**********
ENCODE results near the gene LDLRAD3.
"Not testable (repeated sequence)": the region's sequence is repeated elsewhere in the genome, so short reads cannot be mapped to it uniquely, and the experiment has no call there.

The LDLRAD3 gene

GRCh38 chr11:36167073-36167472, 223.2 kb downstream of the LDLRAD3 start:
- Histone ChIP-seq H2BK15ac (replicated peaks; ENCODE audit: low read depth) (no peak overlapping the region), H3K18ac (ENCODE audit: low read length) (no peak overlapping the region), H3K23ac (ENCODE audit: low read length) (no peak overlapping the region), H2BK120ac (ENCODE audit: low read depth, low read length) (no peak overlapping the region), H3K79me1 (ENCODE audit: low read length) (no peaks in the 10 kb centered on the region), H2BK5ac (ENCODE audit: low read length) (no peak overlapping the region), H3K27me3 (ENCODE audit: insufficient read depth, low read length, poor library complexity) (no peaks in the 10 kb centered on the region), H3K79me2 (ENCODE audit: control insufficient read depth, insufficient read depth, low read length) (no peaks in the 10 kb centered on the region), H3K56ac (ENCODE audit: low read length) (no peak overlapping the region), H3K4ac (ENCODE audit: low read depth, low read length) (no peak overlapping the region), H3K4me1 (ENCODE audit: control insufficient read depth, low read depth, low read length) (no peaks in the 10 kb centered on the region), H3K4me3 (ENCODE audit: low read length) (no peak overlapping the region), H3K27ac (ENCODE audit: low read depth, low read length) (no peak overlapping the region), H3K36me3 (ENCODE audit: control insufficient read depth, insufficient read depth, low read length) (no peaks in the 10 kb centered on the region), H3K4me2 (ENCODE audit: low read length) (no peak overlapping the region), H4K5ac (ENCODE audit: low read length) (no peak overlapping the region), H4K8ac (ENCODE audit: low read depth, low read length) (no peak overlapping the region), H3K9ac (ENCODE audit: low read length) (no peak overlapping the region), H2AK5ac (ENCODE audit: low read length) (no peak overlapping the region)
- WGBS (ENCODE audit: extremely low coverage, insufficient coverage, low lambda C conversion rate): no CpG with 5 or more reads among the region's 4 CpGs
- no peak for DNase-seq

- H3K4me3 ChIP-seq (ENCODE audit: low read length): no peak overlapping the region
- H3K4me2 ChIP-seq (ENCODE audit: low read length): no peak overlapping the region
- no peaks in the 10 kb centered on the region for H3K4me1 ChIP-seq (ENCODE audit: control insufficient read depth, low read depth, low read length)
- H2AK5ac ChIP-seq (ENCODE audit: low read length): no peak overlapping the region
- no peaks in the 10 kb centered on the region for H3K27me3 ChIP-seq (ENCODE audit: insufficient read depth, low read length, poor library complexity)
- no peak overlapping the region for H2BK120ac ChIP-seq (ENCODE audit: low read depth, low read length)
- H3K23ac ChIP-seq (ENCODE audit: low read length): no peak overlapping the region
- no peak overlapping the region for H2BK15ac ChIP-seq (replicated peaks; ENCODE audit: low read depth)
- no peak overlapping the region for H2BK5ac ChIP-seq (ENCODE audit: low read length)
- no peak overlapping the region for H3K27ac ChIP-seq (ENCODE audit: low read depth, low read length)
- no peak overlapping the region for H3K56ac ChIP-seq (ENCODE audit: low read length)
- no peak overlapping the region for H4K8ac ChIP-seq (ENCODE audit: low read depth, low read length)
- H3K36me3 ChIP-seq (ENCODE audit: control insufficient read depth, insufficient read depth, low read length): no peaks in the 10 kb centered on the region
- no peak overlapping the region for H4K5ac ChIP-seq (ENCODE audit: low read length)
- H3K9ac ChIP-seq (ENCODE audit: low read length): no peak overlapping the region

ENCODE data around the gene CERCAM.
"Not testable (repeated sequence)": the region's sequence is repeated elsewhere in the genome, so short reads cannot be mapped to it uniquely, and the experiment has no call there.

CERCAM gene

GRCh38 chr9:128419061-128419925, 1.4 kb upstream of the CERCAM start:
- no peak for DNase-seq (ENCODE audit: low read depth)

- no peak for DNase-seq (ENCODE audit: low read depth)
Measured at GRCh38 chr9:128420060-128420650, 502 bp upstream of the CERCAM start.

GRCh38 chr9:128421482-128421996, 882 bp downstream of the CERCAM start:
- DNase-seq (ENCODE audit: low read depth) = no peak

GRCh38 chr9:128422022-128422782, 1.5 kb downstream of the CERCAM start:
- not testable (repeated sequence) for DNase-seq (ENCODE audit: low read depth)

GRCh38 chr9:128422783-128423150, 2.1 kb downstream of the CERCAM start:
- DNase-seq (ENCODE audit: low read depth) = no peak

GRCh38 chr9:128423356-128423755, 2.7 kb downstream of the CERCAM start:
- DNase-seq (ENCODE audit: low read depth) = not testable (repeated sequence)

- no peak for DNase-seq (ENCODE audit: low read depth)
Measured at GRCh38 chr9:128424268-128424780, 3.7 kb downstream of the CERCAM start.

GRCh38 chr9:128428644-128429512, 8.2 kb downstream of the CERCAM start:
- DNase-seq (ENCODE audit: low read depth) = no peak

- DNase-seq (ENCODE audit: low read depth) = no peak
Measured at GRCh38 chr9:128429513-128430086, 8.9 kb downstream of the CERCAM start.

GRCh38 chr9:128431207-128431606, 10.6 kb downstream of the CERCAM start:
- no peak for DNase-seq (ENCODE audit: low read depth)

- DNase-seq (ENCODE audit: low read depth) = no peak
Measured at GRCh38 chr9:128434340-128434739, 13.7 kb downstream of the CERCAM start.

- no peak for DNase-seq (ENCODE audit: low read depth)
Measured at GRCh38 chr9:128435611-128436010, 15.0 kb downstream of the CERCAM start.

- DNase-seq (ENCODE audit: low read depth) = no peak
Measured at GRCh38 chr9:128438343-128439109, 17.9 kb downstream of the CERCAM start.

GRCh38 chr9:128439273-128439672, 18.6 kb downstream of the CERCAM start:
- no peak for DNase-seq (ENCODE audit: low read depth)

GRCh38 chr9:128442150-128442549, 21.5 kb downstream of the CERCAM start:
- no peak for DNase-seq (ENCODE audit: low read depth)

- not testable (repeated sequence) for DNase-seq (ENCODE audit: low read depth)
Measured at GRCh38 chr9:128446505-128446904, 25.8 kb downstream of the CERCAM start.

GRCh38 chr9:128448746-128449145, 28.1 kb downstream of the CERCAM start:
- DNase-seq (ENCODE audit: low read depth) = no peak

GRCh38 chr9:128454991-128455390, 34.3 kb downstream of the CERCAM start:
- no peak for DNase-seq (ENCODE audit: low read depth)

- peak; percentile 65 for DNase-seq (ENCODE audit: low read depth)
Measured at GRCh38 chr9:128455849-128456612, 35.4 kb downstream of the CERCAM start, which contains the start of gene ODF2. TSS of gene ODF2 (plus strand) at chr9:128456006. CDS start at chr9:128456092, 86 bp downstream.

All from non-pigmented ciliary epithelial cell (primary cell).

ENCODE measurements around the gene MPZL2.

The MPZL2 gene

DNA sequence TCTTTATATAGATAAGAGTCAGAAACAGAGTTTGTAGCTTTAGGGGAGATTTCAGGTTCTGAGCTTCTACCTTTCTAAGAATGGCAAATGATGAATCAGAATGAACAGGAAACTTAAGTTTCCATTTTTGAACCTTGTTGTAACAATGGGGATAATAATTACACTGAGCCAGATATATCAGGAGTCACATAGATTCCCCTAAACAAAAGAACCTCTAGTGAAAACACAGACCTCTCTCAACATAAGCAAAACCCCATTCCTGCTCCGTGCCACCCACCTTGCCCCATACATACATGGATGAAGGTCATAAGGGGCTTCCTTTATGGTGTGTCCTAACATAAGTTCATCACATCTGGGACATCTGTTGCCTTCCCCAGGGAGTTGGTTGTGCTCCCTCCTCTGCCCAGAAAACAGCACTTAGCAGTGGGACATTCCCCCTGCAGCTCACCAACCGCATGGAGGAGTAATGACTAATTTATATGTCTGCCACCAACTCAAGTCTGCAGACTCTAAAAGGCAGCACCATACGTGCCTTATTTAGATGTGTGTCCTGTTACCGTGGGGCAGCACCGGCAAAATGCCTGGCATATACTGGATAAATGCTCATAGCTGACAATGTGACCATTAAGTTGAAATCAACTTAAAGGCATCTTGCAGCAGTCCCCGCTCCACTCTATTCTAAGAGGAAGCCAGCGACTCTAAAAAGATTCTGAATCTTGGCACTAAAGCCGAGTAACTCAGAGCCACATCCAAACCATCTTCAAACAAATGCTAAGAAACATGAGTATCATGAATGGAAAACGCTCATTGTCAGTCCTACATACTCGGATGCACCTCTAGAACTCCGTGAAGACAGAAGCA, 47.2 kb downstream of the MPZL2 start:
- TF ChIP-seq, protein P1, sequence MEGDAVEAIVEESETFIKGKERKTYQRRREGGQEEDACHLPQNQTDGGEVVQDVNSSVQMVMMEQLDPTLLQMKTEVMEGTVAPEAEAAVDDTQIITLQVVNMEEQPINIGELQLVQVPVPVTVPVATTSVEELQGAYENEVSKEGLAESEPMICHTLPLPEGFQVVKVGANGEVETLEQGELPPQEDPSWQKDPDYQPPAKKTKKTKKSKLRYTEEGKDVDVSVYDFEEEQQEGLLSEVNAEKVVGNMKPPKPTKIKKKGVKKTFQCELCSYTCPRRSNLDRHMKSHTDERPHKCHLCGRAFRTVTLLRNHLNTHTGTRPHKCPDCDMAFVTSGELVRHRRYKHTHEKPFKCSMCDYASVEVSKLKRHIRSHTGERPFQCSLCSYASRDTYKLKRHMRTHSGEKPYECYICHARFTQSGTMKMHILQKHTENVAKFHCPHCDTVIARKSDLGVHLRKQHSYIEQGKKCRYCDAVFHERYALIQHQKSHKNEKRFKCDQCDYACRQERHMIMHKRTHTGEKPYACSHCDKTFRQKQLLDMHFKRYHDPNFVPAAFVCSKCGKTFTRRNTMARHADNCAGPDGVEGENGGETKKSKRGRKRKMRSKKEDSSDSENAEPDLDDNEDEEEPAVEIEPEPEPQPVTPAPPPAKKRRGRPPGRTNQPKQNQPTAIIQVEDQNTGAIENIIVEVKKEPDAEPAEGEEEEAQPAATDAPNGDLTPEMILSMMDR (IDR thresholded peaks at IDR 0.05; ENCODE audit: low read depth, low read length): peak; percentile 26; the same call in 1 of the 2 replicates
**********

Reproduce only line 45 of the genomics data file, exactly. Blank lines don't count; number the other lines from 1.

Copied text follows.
- no peak for DNase-seq (ENCODE audit: low read depth)